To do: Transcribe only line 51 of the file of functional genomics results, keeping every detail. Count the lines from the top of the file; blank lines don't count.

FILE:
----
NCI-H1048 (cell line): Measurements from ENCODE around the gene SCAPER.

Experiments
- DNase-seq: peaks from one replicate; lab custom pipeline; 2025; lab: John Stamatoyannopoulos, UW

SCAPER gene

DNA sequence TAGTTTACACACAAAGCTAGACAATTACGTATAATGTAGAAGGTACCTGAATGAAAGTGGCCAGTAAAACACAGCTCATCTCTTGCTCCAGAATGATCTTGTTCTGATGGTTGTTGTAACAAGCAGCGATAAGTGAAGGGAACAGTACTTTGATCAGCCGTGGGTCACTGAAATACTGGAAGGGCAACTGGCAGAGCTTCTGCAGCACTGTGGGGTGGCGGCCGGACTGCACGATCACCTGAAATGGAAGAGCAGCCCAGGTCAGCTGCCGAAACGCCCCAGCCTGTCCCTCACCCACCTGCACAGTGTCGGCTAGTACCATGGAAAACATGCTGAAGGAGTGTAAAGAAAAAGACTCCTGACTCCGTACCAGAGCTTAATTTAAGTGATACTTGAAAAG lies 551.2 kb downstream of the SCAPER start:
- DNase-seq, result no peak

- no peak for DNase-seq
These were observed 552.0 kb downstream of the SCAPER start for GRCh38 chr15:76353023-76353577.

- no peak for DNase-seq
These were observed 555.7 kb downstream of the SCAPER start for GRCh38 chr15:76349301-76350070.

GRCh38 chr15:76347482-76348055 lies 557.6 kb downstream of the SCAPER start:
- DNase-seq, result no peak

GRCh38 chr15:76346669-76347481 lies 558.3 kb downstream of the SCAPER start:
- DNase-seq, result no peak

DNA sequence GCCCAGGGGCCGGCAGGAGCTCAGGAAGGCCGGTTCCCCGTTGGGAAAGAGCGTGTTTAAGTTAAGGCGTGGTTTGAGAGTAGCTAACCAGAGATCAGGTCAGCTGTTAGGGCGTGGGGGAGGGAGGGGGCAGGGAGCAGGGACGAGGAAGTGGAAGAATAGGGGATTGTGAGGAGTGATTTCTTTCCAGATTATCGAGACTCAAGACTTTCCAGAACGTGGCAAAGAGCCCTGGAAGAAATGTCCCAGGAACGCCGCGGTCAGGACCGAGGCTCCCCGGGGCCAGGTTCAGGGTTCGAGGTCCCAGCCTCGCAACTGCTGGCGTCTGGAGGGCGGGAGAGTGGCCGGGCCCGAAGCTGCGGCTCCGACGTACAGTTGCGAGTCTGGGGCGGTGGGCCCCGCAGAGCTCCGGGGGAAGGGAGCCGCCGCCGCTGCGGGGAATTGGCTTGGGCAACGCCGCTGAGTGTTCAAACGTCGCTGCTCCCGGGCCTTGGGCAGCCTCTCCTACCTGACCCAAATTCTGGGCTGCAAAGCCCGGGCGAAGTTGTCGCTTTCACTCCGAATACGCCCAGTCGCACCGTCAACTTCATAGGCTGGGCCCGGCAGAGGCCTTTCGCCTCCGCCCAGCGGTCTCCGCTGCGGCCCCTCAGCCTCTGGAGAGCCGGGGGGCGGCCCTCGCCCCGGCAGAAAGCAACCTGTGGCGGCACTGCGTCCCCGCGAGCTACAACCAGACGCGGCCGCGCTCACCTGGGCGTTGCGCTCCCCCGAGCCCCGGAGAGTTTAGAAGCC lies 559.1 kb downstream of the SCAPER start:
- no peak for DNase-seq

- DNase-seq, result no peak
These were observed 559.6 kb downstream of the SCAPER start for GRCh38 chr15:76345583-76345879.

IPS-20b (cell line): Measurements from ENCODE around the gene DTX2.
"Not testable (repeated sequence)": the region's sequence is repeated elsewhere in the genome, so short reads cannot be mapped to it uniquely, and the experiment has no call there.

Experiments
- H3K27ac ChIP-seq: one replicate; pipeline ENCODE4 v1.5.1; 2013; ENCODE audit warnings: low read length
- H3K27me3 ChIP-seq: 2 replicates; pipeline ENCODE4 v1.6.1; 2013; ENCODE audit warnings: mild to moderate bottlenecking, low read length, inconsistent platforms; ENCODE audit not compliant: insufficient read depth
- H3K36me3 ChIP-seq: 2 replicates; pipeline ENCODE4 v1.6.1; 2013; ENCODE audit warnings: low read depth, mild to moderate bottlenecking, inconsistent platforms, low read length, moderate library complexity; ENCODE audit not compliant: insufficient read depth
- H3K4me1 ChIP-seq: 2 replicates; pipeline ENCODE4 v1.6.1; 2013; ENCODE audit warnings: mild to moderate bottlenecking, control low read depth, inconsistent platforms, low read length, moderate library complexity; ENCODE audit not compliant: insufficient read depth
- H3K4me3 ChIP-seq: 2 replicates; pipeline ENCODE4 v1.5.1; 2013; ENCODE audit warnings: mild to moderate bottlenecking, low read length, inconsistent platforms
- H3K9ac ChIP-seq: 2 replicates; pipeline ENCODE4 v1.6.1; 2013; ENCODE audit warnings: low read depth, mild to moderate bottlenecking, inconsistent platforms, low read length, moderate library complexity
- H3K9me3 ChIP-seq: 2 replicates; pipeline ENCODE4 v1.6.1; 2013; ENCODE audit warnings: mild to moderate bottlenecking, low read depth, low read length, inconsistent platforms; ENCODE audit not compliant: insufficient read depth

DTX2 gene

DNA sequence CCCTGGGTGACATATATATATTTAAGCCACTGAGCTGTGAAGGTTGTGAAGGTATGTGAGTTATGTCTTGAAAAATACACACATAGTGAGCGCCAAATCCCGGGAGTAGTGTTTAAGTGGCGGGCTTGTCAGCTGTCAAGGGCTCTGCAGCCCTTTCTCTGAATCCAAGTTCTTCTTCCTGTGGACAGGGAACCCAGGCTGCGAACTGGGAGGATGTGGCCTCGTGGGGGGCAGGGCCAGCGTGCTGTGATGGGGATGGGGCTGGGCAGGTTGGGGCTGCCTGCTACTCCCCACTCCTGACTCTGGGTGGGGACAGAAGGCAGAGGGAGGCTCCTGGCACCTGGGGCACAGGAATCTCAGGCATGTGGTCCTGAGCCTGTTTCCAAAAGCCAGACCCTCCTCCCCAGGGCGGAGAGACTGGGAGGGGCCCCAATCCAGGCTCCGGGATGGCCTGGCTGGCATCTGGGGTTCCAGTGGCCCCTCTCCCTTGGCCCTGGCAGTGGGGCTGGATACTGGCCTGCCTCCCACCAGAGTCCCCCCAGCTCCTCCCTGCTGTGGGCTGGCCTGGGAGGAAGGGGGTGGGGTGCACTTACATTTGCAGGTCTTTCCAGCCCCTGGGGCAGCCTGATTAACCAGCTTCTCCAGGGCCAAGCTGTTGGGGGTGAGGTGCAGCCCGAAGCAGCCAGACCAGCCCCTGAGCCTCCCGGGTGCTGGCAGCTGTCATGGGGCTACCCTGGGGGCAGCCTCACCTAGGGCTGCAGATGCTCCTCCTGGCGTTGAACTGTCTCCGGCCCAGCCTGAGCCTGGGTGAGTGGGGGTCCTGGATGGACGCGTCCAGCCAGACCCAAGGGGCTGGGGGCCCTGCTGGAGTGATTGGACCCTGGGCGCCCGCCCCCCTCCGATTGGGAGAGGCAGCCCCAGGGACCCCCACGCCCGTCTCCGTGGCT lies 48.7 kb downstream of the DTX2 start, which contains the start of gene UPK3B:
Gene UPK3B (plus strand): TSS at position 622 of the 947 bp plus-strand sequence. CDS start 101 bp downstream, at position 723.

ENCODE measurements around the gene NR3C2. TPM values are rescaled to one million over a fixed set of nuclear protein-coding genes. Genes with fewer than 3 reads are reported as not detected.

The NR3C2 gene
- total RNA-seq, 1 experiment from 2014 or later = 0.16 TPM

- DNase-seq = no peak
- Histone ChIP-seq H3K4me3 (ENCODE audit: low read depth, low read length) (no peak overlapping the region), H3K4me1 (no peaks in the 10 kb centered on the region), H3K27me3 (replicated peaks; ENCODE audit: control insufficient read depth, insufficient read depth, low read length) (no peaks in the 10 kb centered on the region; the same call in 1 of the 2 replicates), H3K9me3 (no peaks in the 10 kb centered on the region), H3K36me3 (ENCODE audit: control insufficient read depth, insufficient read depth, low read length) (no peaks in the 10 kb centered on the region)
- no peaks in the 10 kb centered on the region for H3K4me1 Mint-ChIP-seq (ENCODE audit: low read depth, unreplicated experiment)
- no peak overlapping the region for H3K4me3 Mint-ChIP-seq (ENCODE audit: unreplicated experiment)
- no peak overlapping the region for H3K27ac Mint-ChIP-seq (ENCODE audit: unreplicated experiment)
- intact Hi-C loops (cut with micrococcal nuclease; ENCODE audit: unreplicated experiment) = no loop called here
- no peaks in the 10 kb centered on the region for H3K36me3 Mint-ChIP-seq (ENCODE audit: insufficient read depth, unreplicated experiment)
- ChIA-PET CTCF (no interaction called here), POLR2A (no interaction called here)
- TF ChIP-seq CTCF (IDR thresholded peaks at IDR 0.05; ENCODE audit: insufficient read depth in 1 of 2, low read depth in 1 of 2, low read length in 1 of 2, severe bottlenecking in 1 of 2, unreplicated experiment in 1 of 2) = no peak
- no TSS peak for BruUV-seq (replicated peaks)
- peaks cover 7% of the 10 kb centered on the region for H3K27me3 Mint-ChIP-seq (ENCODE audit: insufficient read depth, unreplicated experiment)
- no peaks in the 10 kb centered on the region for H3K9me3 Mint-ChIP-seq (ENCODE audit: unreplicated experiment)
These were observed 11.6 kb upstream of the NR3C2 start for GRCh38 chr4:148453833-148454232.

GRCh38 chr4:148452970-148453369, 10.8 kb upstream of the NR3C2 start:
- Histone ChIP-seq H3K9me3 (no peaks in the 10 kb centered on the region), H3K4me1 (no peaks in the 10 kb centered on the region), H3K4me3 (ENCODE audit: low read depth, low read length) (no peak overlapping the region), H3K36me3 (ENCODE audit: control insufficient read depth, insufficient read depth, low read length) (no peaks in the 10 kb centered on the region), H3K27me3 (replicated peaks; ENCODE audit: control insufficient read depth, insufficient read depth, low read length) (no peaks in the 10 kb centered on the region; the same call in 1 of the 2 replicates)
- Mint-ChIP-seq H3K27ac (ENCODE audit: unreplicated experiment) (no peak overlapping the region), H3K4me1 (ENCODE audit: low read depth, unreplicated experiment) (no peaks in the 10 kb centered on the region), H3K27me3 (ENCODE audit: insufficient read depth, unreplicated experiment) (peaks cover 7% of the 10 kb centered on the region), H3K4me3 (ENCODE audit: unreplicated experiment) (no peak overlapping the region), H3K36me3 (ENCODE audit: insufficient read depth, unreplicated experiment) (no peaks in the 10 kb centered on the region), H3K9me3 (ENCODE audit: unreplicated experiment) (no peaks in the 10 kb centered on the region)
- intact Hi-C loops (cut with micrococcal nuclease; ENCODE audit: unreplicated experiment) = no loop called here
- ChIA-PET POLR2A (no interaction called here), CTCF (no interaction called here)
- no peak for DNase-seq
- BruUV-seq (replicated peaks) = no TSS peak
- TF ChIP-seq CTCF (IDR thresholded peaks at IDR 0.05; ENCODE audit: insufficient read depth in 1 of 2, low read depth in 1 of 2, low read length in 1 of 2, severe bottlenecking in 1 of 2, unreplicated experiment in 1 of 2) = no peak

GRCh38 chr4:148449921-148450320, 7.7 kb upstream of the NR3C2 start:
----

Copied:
- intact Hi-C loops (cut with micrococcal nuclease; ENCODE audit: unreplicated experiment) = no loop called here